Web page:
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Perched on the edge of the Atlantic, on lands long inhabited by Mi’kmaq and Acadians, the small town of Lunenburg is a colourful treasure trove of 19th-century vernacular architecture. In fact, its clapboard houses are seldom modified — until now. Visible on approach from the harbourfront, MacKay-Lyons Sweetapple’s (MLSA) recently completed project celebrates the rich history of the former fishing town and UNESCO World Heritage site while cultivating a dynamic new presence. 

Nova Scotia’s cool Atlantic climate is characterized by constant freeze/thaw cycles, resulting in a high weathering rate for buildings. In response, economical and lightweight wood buildings have historically taken precedent over heavier materials. Designing with Maritime vernacular architecture in mind, and employing what the firm calls “architectural good manners,” MLSA sought to create a building that would integrate seamlessly into the Lunenburg streetscape. 

Dubbed B2 Lofts, the project houses six loft-style apartments, as well as two street-level commercial spaces — one of them inhabited by the firm’s new offices. Although Nova Scotian architect Brian MacKay-Lyons and the team at MLSA acquired this property as developers, they built it as architects, paying special attention to cohesion and context while infusing the building with modernity.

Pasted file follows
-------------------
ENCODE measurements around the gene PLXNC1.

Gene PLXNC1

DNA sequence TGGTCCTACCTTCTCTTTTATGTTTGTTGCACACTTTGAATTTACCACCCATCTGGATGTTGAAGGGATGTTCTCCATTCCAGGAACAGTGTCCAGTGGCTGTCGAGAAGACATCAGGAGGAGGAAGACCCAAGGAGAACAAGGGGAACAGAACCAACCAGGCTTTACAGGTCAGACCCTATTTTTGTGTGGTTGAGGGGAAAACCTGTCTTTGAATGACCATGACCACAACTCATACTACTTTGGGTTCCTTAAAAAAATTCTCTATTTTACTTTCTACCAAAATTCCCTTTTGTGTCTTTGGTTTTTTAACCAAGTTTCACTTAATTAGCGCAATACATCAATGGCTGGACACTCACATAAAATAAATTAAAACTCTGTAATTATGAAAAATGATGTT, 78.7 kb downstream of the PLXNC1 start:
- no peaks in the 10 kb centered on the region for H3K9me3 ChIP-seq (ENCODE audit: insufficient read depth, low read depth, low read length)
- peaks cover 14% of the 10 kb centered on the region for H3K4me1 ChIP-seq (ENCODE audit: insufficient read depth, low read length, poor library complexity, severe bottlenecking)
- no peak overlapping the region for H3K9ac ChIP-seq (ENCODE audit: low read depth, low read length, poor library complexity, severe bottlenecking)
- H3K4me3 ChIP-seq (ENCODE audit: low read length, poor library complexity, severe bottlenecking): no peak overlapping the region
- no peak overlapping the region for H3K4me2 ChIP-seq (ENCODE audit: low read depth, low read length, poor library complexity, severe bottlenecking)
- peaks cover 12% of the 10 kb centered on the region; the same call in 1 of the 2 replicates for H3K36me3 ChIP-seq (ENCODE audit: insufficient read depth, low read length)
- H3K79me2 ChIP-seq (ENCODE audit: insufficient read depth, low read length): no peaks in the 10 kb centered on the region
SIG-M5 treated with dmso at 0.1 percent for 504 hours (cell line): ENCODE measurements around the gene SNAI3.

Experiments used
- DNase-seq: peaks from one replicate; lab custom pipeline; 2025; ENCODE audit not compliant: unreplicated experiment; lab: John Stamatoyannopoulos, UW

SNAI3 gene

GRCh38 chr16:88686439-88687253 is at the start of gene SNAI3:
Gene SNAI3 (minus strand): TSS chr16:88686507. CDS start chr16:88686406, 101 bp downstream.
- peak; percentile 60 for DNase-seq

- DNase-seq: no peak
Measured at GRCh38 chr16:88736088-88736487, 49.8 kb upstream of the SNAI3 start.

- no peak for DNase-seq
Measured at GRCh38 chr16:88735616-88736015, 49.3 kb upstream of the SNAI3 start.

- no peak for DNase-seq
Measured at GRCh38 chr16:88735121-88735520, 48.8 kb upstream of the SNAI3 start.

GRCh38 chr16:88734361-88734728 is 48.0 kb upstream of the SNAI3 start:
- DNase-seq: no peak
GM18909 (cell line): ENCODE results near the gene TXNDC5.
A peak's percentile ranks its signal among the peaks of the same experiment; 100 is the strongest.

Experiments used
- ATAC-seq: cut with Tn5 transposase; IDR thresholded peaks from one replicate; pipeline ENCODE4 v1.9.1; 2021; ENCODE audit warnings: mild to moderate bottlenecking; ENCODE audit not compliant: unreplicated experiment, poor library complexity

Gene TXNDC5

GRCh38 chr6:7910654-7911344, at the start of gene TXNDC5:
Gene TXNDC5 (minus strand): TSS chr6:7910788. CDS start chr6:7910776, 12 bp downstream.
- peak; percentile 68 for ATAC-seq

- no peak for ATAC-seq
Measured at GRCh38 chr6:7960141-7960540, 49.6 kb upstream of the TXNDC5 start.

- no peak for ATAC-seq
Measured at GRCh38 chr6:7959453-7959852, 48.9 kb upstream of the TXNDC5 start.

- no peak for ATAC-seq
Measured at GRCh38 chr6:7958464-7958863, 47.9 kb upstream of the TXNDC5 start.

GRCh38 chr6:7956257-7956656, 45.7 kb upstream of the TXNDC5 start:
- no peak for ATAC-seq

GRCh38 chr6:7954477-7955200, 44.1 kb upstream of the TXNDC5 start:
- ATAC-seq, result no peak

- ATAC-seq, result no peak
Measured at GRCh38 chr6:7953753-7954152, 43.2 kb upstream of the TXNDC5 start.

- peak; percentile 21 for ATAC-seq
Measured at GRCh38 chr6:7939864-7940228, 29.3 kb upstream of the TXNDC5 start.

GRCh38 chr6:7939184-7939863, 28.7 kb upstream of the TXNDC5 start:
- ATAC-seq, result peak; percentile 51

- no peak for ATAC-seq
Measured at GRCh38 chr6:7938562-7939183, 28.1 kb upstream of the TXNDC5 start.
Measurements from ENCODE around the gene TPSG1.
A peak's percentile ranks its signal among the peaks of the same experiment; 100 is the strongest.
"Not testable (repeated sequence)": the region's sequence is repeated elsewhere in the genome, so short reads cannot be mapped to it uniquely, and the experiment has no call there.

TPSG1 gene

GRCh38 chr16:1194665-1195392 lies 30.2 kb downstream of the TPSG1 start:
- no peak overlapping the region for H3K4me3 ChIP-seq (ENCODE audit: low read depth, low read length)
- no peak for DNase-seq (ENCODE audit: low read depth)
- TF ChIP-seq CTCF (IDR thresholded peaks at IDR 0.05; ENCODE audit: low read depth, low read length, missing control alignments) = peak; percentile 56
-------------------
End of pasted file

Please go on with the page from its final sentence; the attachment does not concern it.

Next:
The project is made up of a renovated historical building and an adjacent new building; at first glance, it can be hard to distinguish which is which. While deferential, MLSA’s new build is perhaps the more eye-catching of the two; with a lighter gross-grain wood façade accented by marigold trim, its dynamic form subtly stands out from its neighbours while remaining in line with the British Colonial style of old town Lunenburg. Traditional features such as pop-scaled fenestration and barn doors are paired with a modernized shape and high ceilings. A gambrel roof tops the building, blending in among the gabled roofs and bright-red facades interspersed nearby.

Inside, each of the modern residential suites is accented by architectural details rooted in local history. Across the ceiling of one loft, spiderweb-like steel trusses recall the area’s shipbuilding tradition and the metal industry that accompanied it. In another, a four-metre-high glass sliding door opens directly onto the harbour, gently blurring the boundary between inside and out. 

For all their historic reverence, the lofts are also economically forward-looking and distinctly community-oriented, with the mix of uses and subtle infusion of residential density intended to help sustain the local economy without catering exclusively to tourists.

For Brian MacKay-Lyons and MLSA, B2 Lofts is another standout entry in a portfolio of contextually attuned modern architecture. It is a complex that emerges from — and elevates — its surroundings.

In Nova Scotia, a Mixed-Use Infill Straddles Tradition and Modernity

MacKay-Lyons Sweetapple Architects reinvigorates a narrow lot in the historic town of Lunenburg.

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